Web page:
How does familial adenomatous polyposis affect the body?
Familial adenomatous polyposis (FAP) is a rare, inherited condition caused by a defect in the adenomatous polyposis coli (APC) gene. Most people inherit the gene from a parent. But for 25 to 30 percent of people, the genetic mutation occurs spontaneously. FAP causes extra tissue (polyps) to form in your large intestine (colon) and rectum.
When do you need surgery for adenomatous polyposis?
If untreated, the polyps in the colon and rectum are likely to become cancerous when you are in your 40s. Most people with familial adenomatous polyposis eventually need surgery to remove the large intestine to prevent cancer.
Can a person with Gardner syndrome have polyps?
People who have colon polyps as well as growths outside the colon are sometimes described as having Gardner syndrome. A milder type of familial adenomatous polyposis, called autosomal recessive familial adenomatous polyposis, has also been identified.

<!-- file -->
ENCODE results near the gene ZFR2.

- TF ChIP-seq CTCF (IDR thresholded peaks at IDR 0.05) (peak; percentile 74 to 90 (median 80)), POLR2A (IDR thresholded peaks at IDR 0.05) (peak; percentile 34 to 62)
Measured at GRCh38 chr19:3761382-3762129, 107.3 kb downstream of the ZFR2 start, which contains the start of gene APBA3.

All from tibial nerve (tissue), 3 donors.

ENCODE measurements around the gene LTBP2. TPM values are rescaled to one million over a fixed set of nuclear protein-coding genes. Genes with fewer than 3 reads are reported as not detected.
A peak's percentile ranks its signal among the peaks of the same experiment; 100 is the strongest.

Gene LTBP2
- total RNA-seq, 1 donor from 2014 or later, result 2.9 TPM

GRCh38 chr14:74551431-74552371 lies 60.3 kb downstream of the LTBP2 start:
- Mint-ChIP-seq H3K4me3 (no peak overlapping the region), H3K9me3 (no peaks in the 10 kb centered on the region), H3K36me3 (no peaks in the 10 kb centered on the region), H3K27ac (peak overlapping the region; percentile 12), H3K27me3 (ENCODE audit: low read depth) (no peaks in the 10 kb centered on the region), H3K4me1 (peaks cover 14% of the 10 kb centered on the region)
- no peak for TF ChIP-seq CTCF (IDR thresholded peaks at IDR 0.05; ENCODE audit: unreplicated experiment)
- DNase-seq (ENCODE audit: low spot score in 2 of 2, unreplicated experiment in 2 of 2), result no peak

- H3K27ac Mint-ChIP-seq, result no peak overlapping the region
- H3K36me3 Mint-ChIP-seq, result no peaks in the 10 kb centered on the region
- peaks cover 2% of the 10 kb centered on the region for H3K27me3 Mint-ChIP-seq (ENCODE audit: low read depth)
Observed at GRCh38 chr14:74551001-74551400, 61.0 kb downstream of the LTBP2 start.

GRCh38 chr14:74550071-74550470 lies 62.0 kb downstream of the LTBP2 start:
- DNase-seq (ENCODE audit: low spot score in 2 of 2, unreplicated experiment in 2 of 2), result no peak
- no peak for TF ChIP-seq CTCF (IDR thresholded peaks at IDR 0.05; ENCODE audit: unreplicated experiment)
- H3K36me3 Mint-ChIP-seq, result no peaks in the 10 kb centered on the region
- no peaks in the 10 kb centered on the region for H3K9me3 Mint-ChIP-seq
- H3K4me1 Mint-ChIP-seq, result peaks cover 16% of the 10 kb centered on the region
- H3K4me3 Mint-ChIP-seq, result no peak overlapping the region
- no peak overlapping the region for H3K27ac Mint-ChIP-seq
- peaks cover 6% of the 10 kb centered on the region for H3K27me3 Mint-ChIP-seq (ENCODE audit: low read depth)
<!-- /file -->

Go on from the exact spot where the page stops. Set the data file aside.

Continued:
What happens If adenomatous polyps are left untreated?
The most prominent and consistent feature is the development of multiple adenomatous polyps throughout the colon and rectum. Left untreated, there is a near 100% risk of developing colorectal cancer (CRC), with the average age of diagnosis at 40 years old.
Is there such a thing as Gardner polyposis?
People who have colon polyps as well as growths outside the colon are sometimes described as having Gardner syndrome.A milder type of familial adenomatous polyposis, called autosomal recessive familial adenomatous polyposis, has also been identified.
How is familial multiple polyposis syndrome related to genetics?
Familial multiple polyposis syndrome. In the context of medical genetics, an autosomal dominant disorder is caused when a single copy of the mutant allele is present. Males and females are affected equally, and can both transmit the disorder with a risk of 50% for each child of inheriting the mutant allele.